'We work to advance the science of NDT'
'ACADEMIA' was the term which described the sacred place in ancient Greece where Plato is said to have had his Centre of Learning, an olive grove dedicated to the goddess of wisdom, Athena.
These days we understand an Academia to represent an accumulation of knowledge in a certain field of science. A forum for the exchange of ideas, this brings together the most eminent scientists and experts to promote excellence in science and practice, facilitating solutions to the problems facing mankind.
The idea of the Academia NDT International emerged a few years ago, reflecting a need in the NDT community to have a body that is evidence of the science in the NDT field at the highest level. A Steering Committee was formed and met for the first time on 25 May 2007 in Opatija, Croatia.
The overall objective of the Academia is to foster research, development and education in the NDT field by engaging NDT professionals in a combined effort, thus attaining the goal of always seeking progress.
Giuseppe Nardoni, President of the Academia NDT International, has referred to the organisation as "the greatest gift we can make to the new generation of NDT."
"After more than 60 years of NDT," he said, "we have deepened our knowledge, we have made even more discoveries, we have built and refined equipment, we have pushed back the boundaries in the field of education and we have raised the standards of the norms and guidelines for the qualification and the certification of NDT personnel.
"All of these have served to improve the testing of materials and structures, which in turn has made a great and indispensable contribution to the safety and wellbeing of people."
In 1895 Wilhelm Conrad Röntgen discovered electromagnetic radiation in a wavelength range today known as X-rays or Röntgen rays, an achievement that earned him the first Nobel Prize in Physics in 1901. The discovery of X-rays, initially implemented for medical diagnostics, made it possible to see the internal content of subjects without damaging them, i.e. Non-Destructive Testing of the human body. Soon after, X-rays started to be used in industry.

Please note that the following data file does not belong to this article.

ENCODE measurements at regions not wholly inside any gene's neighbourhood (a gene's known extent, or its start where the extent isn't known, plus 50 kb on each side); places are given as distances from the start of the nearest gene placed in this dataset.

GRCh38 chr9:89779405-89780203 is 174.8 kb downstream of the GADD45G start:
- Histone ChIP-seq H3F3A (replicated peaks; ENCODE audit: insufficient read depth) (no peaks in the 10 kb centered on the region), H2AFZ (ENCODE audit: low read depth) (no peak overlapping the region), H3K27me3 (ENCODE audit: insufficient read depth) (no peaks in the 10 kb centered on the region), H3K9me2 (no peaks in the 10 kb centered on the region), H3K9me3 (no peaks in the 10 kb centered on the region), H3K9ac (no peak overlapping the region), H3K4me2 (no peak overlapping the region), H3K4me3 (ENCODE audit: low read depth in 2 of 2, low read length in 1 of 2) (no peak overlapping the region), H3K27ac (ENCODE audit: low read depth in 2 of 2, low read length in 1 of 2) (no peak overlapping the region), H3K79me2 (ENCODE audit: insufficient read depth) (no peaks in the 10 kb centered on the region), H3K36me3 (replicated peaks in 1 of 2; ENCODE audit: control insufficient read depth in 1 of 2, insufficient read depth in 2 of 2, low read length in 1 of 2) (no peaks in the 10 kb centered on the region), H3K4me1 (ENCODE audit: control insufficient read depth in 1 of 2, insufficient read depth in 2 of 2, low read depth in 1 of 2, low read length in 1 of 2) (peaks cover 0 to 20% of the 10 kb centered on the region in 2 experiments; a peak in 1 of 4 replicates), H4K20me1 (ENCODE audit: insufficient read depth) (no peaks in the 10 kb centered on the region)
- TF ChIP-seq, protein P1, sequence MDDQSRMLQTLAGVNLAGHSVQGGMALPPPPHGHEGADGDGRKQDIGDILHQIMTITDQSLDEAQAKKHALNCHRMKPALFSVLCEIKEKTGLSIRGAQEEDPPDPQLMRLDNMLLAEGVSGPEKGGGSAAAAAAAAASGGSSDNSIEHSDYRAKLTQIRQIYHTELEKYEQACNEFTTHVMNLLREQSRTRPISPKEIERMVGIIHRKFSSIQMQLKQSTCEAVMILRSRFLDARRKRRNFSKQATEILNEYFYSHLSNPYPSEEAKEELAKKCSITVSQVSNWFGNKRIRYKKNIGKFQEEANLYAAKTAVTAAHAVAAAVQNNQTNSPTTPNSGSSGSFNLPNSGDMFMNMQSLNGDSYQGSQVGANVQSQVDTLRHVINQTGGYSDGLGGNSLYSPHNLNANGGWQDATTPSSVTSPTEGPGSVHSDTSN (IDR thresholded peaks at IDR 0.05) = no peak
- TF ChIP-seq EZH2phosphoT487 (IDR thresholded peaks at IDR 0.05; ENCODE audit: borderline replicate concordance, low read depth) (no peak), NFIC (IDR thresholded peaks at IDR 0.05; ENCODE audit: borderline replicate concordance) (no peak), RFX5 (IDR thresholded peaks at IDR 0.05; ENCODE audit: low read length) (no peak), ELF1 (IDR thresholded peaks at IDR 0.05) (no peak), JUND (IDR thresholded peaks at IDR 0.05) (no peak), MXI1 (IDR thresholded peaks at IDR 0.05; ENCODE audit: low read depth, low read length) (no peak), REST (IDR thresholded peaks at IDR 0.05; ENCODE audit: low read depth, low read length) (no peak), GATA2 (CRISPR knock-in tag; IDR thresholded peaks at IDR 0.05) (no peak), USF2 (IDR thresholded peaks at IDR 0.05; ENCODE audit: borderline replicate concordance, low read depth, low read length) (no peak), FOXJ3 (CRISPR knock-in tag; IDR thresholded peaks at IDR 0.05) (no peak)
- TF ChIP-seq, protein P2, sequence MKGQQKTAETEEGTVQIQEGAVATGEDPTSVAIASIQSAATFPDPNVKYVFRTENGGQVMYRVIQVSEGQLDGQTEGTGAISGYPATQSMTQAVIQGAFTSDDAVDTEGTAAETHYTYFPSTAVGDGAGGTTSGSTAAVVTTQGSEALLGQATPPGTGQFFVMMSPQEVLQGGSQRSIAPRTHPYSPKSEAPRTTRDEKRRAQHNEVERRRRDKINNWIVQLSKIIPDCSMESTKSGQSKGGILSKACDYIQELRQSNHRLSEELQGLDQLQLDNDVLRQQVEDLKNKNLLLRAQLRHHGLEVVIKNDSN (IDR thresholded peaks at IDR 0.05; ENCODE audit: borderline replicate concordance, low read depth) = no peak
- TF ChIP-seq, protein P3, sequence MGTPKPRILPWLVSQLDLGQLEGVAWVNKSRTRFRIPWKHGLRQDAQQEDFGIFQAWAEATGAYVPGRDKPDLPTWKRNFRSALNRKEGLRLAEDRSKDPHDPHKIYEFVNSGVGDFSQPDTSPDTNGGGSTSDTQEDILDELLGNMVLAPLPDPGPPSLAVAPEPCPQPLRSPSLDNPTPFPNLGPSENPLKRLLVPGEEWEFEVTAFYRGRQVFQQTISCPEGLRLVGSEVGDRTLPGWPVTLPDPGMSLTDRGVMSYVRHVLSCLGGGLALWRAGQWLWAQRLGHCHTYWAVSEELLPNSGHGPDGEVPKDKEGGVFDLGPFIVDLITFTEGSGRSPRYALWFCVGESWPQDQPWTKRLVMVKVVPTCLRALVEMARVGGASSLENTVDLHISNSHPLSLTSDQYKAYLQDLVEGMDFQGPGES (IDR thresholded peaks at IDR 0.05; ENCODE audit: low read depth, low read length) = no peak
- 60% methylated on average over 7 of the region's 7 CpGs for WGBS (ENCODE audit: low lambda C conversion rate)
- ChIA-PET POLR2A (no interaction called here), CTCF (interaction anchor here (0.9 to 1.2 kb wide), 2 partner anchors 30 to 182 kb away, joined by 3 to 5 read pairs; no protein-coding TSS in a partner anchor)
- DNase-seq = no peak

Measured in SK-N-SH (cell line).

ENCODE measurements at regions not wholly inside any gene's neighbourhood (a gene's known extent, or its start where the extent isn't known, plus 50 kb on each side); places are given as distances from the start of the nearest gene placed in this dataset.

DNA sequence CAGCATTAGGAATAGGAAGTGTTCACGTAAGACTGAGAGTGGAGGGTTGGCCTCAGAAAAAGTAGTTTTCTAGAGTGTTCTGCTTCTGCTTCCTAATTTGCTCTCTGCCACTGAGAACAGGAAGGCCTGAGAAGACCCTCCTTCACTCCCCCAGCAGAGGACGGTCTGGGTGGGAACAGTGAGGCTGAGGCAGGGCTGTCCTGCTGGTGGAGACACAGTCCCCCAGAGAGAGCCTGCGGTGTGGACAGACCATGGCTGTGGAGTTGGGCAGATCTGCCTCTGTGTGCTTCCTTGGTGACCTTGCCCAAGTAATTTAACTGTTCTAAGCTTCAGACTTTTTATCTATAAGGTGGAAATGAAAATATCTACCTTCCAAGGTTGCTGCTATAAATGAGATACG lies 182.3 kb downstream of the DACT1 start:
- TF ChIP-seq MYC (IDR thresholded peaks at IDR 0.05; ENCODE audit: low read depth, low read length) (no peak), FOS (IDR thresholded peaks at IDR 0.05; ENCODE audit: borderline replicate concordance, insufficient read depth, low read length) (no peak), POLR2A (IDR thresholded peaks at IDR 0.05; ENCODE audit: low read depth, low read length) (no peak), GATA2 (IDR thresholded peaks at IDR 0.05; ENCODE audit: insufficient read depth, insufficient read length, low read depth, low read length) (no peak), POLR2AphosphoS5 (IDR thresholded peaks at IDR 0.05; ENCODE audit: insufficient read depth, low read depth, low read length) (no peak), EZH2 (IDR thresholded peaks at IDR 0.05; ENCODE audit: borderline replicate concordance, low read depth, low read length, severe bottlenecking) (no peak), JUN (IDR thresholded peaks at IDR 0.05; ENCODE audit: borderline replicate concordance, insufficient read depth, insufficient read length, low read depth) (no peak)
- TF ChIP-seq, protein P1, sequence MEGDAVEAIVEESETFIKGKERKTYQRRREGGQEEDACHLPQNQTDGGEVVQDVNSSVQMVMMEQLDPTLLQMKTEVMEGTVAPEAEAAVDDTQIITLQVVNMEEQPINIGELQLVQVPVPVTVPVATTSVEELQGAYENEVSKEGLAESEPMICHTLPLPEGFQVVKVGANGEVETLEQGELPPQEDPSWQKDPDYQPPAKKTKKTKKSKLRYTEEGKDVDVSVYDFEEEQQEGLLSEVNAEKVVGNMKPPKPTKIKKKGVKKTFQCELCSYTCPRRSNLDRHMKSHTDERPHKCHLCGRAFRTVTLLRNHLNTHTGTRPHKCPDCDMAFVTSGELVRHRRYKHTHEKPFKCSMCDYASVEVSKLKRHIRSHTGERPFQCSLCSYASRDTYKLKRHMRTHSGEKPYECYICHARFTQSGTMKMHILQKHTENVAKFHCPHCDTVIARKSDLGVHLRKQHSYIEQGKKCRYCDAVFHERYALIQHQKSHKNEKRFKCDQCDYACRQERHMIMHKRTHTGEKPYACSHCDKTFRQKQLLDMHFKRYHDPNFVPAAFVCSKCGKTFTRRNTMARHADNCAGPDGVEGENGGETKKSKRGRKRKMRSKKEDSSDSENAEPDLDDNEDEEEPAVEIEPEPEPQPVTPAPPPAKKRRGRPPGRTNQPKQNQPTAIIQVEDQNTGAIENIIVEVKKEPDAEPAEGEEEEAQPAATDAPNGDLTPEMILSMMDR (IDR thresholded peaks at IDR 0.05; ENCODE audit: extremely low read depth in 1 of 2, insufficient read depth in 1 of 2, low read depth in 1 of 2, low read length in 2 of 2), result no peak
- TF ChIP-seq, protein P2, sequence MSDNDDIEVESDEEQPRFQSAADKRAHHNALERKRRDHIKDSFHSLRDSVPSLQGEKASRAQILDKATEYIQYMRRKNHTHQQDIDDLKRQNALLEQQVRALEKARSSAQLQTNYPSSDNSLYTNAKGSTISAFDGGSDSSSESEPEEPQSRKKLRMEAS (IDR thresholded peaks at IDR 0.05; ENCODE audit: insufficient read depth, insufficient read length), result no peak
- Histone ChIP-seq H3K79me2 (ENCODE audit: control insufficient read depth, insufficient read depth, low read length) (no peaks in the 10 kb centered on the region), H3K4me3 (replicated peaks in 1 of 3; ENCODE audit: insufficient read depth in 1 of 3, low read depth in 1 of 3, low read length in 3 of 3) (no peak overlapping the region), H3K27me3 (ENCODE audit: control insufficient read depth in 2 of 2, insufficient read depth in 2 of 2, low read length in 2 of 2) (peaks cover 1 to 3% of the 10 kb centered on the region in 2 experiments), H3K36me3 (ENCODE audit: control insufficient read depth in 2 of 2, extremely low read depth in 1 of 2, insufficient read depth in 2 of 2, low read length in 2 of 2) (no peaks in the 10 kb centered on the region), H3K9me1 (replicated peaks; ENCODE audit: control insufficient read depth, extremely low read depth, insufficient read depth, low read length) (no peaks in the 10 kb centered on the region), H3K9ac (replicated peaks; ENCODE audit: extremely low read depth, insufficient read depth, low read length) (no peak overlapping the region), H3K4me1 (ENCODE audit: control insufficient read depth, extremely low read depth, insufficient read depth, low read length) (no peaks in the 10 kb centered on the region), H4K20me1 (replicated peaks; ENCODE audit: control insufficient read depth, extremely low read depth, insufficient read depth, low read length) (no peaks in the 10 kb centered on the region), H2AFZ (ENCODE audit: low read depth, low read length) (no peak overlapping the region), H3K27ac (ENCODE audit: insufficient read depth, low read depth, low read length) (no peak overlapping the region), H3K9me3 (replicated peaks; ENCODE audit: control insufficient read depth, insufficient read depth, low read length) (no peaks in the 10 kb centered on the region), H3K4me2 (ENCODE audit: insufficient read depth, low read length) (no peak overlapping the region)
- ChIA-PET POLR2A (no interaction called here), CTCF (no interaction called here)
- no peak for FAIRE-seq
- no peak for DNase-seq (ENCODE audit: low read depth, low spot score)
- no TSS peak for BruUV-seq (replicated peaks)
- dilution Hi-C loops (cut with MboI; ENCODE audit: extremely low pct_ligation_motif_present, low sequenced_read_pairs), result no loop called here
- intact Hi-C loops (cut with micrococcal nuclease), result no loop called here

Today, Non-Destructive Testing (NDT) is the branch of science and engineering concerned with all methods of detecting and evaluating flaws in materials. Flaws can affect the serviceability of the material or structure, so NDT is important in guaranteeing safe operation as well as in quality control and assessing plant life. The flaws may be cracks or inclusions in welds and castings, or variations in structural properties which can lead to loss of strength or failure in service.
NDT is used for in-service inspection and for condition monitoring of operating plant. It is also used for measurement of components and spacings and for the measurement of physical properties such as hardness and internal stress.
NDT has been defined as comprising those inspection methods used to examine an object, material or system without impairing its future usefulness.
The subject of NDT is a broad and expanding area; it ranges from simple techniques such as visual examination of surfaces, through the well-established methods of radiography, ultrasonic testing, magnetic particle crack detection, to new and very specialised methods such as the measurement of Barkhausen noise and positron annihilation to define material properties.
NDT methods can be adapted to automated production processes as well as to the inspection of localised problem areas.
These days non-destructive testing is a discipline regulated by mandatory standards, norms, guidelines, etc. recognized internationally and nationally. It provides technogenic, ecological and public safety and security diagnostics, making our world safer and creating benefits to the public.